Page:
Phoenix, AZ – State law sets the primary for the fourth Tuesday in February. But it allows the governor to move that up to any date she wants. The only requirement is that she give 150 days notice. And if Brewer wants a January 31st vote, that means this weekend. Gubernatorial press aide Matthew Benson said his boss sees some positive aspects of advancing the primary date.
(Gov. Brewer's first priority is to give the voters of Arizona the biggest platform possible with which to influence the presidential nomination this next year. She also wants to make certain that Southwestern issues are heard and dealt with by the presidential candidates.)
Those largely surround the twin subjects of immigration policy and border security where Brewer herself has gained some national attention. But even if the governor does try to jump the gun, that does not mean Arizona will necessarily advance its position. Other states like Florida also are looking at a Jan 31 primary. And as a result, Iowa already may move its caucuses up even earlier, with New Hampshire also weighing how to preserve its first-in-the-nation primary. Benson said it's not a lock that the governor will, in fact, opt to make the change -- especially if the Republican National Committee can provide some trade-offs for the state.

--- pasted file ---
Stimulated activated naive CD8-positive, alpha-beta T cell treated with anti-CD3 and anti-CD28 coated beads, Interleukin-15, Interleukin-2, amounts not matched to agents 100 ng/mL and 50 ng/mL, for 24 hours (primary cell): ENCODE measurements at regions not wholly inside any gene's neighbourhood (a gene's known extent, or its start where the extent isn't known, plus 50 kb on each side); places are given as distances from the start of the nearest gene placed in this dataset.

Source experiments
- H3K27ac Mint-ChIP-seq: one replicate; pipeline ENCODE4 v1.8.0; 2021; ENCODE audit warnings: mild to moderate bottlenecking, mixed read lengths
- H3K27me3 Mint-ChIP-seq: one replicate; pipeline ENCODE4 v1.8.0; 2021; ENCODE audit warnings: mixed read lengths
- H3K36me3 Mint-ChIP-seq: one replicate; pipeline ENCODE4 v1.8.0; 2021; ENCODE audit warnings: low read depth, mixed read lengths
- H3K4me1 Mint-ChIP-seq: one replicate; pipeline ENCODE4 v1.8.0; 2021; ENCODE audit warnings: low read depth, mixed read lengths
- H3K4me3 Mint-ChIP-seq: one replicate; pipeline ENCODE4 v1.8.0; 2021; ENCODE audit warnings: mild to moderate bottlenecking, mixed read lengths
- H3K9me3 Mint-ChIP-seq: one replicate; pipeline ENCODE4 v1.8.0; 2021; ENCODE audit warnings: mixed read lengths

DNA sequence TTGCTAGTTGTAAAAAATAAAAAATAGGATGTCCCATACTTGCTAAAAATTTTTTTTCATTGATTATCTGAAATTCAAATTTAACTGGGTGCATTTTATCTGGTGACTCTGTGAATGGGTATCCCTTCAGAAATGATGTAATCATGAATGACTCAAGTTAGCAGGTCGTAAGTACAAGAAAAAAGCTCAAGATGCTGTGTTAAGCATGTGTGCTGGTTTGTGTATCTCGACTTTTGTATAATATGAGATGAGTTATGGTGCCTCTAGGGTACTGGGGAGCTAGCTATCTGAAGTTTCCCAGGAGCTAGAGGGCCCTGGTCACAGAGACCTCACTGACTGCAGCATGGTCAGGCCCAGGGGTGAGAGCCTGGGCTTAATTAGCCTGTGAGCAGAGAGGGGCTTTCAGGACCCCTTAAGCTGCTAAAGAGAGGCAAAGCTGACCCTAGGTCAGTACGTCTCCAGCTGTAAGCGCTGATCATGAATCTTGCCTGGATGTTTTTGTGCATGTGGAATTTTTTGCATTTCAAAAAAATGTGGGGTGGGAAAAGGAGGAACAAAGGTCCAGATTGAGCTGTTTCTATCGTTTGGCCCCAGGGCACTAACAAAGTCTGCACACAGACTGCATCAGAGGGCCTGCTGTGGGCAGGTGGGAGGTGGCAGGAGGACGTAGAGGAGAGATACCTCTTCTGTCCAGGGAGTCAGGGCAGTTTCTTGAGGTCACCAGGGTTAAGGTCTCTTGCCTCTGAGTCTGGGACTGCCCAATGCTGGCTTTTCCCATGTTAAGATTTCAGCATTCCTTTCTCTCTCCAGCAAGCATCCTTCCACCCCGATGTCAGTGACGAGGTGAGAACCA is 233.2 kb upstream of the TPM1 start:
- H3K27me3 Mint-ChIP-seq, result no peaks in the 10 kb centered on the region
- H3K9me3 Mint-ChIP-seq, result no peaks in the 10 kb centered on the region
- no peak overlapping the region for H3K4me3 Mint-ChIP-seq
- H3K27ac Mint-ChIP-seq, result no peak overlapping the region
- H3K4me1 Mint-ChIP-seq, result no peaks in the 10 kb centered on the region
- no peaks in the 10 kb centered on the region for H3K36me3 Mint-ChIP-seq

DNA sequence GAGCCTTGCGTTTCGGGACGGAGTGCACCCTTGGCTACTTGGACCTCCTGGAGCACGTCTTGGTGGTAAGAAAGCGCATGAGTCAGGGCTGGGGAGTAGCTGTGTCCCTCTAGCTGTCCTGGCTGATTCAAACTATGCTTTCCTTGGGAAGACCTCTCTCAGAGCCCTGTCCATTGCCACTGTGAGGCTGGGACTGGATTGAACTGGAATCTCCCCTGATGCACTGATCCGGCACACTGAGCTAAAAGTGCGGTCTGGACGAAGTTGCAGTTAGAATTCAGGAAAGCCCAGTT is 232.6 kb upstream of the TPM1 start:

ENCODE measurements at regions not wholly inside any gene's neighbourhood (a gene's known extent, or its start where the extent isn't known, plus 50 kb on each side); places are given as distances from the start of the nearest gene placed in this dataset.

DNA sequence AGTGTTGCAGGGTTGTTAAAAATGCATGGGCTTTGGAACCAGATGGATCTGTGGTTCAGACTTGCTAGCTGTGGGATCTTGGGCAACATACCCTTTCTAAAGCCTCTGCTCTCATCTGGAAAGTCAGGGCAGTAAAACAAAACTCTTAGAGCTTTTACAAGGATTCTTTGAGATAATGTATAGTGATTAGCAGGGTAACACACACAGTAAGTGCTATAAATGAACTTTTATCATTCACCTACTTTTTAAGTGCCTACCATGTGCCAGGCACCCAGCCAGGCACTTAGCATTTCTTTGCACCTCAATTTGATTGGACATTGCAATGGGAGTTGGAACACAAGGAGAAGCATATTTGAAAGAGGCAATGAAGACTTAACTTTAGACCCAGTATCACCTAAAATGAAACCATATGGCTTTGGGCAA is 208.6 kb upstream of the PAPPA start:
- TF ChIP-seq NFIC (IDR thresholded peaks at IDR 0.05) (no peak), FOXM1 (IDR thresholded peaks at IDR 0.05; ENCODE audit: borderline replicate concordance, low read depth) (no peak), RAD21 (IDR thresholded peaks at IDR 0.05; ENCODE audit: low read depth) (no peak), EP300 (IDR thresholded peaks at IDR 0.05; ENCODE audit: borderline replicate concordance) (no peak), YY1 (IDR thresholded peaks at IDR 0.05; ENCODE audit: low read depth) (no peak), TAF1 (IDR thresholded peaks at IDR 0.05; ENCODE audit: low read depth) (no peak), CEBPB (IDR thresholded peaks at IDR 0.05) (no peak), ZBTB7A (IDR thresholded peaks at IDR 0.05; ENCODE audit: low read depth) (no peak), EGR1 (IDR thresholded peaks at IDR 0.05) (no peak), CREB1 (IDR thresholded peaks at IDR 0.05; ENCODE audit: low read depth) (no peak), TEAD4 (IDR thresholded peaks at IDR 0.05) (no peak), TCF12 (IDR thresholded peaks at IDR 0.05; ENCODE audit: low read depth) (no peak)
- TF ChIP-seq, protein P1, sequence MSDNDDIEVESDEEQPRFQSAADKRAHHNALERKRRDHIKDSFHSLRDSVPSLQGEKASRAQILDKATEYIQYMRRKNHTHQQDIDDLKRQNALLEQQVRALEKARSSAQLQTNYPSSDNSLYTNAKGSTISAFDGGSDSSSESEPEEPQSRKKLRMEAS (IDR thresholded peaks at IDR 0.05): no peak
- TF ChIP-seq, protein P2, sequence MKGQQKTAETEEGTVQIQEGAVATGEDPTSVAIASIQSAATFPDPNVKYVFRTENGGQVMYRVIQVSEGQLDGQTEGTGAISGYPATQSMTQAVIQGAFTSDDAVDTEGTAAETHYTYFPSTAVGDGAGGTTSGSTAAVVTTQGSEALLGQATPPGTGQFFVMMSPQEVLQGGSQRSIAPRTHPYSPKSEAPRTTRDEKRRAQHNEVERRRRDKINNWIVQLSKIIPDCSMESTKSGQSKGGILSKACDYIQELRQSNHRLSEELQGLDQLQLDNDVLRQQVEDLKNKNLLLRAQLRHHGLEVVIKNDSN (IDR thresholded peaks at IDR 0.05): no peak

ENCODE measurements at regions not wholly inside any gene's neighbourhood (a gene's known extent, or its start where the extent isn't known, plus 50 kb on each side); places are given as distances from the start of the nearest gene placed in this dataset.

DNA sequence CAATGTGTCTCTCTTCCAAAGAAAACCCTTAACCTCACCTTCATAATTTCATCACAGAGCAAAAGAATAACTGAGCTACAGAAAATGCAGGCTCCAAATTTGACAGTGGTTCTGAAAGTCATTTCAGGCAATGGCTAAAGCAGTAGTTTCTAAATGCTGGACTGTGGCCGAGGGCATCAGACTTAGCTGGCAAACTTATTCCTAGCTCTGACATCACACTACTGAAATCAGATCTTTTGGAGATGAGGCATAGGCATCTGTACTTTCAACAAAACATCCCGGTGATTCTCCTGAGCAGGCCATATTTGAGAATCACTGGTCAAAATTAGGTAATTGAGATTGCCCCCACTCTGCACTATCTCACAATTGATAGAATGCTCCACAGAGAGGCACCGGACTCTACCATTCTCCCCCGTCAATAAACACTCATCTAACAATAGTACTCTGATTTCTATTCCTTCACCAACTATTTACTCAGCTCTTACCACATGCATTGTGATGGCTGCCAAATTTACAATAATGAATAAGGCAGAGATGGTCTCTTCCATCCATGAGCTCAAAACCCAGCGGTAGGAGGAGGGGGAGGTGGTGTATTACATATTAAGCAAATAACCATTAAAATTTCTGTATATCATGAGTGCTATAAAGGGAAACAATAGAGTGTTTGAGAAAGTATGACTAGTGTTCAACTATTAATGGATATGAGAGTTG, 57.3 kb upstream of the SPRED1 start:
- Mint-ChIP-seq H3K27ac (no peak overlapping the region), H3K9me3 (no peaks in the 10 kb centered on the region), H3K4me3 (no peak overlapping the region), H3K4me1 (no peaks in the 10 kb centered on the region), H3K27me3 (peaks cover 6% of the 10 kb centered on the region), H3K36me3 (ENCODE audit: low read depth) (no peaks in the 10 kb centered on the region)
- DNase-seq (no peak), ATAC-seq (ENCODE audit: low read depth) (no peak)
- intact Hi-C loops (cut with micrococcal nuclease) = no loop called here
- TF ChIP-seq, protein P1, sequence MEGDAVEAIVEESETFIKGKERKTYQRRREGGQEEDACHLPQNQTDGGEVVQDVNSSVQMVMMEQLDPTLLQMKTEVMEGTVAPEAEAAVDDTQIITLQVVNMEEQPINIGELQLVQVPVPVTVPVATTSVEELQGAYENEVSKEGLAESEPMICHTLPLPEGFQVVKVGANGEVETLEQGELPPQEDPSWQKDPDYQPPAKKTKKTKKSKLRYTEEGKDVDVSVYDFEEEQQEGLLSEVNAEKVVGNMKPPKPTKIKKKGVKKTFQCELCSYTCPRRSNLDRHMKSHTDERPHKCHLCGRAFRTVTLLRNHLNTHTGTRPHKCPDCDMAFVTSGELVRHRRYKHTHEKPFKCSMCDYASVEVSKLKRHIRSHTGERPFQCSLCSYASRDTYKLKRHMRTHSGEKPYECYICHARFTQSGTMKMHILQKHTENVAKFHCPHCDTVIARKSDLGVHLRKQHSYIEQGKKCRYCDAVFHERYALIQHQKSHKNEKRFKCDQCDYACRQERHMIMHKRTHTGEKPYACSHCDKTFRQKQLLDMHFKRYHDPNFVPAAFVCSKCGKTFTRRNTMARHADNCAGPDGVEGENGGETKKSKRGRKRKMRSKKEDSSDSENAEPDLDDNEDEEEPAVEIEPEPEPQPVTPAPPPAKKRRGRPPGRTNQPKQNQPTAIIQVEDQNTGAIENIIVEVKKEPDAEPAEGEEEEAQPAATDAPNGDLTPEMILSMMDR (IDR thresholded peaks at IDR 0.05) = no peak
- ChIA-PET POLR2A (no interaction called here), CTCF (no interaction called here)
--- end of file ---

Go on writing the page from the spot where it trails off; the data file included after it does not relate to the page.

(She hasn't made up her mind and she certainly isn't wed to that date. There are potentially other ways you could give Arizona a larger platform in this process: Obtaining a debate for example would be certainly one way to go about drawing a lot of attention to this state .)
One thing that is not in the equation for Brewer is whether the move will harm the state's role at next year's GOP national convention. Party rules already say any state that jumps ahead of the first week in March loses half of its delegates. And Arizona already is going to face that penalty even if it keeps the Feb. 28th date. For Arizona Public Radio this is Howard Fischer.